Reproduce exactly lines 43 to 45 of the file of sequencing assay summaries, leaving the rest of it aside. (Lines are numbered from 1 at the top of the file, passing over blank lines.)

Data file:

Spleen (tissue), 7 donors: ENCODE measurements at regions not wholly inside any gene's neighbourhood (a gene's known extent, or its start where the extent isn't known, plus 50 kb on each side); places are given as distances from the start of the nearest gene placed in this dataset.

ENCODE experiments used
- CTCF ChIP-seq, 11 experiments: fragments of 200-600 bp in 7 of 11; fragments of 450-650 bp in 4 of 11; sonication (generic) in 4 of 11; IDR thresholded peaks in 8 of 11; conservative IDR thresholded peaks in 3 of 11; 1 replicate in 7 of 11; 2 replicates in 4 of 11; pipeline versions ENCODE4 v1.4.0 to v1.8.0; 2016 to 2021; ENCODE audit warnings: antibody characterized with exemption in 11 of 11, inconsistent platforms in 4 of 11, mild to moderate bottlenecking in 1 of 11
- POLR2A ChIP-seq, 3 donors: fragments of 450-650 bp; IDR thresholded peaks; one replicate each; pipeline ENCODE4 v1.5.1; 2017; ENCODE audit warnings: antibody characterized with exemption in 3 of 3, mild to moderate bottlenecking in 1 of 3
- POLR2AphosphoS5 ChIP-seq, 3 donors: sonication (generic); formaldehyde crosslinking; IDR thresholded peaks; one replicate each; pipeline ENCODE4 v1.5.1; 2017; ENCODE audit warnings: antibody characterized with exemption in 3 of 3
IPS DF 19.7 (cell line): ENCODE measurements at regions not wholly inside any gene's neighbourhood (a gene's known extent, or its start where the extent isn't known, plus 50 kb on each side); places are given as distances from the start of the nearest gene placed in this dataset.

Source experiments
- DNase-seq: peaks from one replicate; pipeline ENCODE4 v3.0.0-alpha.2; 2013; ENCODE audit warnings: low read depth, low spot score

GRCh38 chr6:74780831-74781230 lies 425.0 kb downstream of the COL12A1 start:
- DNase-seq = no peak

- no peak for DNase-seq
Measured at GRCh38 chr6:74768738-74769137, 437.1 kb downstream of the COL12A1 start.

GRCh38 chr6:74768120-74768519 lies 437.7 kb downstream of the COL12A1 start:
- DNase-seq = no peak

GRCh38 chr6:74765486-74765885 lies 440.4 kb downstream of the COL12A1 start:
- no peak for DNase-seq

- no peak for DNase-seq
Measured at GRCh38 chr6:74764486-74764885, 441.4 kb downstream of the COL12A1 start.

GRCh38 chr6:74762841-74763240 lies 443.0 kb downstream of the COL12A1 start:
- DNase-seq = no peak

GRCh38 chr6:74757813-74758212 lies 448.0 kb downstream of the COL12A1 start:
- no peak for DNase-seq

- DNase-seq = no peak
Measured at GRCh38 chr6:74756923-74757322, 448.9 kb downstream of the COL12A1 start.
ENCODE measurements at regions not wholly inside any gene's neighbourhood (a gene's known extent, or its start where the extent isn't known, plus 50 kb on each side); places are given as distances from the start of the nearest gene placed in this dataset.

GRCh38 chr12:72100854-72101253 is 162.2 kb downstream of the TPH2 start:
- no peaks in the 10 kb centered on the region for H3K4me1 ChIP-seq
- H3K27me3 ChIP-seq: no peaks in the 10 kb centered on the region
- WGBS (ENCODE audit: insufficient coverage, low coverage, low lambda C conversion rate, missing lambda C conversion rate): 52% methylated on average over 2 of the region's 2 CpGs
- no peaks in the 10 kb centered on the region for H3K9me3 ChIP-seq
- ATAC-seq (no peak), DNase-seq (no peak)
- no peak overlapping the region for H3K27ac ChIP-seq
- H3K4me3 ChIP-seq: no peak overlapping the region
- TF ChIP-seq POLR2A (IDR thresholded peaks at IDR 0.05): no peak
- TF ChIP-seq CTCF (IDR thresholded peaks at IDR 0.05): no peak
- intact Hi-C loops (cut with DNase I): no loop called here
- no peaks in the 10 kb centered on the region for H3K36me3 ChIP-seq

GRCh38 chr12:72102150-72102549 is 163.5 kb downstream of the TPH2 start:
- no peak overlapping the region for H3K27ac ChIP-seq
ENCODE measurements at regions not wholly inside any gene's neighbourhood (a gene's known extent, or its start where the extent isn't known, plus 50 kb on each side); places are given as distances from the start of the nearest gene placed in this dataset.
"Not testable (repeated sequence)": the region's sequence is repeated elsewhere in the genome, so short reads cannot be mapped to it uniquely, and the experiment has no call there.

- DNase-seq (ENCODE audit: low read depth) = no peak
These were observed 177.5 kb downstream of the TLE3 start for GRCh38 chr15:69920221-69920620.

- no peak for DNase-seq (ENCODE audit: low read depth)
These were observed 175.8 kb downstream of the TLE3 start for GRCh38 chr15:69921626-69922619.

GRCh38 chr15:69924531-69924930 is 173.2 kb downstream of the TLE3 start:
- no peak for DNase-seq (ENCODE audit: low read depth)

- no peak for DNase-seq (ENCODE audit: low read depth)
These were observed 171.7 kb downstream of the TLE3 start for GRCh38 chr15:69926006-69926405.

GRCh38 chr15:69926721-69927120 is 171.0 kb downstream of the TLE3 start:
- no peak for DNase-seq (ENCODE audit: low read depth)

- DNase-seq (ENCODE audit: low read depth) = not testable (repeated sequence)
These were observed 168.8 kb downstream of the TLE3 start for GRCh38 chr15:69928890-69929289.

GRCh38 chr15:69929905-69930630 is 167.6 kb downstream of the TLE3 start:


These were observed 177.5 kb downstream of the TLE3 start for GRCh38 chr15:69920221-69920620.

- no peak for DNase-seq (ENCODE audit: low read depth)
These were observed 175.8 kb downstream of the TLE3 start for GRCh38 chr15:69921626-69922619.